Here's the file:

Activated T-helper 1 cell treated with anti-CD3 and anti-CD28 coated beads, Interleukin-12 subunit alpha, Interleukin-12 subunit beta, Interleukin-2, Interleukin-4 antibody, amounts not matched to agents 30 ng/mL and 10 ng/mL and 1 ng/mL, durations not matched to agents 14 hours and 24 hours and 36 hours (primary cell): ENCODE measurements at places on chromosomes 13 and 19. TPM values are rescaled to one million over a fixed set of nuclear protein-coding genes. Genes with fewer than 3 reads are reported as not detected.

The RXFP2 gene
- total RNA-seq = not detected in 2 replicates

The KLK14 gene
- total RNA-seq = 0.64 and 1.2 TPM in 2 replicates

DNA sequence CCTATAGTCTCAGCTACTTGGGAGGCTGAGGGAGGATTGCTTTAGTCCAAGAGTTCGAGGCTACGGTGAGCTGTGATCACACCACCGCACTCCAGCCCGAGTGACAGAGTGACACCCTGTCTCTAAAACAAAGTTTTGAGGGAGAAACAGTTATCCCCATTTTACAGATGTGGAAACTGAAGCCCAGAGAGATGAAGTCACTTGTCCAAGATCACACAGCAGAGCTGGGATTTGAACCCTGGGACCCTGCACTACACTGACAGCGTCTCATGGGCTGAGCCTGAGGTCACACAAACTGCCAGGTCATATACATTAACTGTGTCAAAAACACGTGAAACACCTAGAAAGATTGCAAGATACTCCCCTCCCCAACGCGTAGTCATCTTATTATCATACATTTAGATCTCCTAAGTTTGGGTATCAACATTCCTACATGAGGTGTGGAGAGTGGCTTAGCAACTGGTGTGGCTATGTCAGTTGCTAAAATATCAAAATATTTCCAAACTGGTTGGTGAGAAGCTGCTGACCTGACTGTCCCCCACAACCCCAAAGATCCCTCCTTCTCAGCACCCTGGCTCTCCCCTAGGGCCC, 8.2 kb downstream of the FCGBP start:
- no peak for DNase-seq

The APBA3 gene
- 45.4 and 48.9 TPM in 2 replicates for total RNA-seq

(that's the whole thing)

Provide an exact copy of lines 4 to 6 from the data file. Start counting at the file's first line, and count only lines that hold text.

The KLK14 gene
- total RNA-seq = 0.64 and 1.2 TPM in 2 replicates

DNA sequence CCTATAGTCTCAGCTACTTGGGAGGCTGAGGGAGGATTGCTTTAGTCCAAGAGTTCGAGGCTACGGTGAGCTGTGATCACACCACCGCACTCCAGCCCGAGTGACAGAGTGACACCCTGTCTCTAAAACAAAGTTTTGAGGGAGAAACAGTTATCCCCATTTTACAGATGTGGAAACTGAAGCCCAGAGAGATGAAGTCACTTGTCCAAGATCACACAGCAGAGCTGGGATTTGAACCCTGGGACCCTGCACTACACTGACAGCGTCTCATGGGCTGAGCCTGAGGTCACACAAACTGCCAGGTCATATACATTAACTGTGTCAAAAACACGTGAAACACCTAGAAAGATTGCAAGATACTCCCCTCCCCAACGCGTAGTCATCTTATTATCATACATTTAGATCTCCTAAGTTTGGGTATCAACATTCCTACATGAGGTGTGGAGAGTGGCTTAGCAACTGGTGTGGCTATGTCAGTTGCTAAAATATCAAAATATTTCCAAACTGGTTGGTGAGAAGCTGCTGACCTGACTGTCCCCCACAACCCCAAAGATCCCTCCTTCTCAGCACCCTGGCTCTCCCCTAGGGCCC, 8.2 kb downstream of the FCGBP start: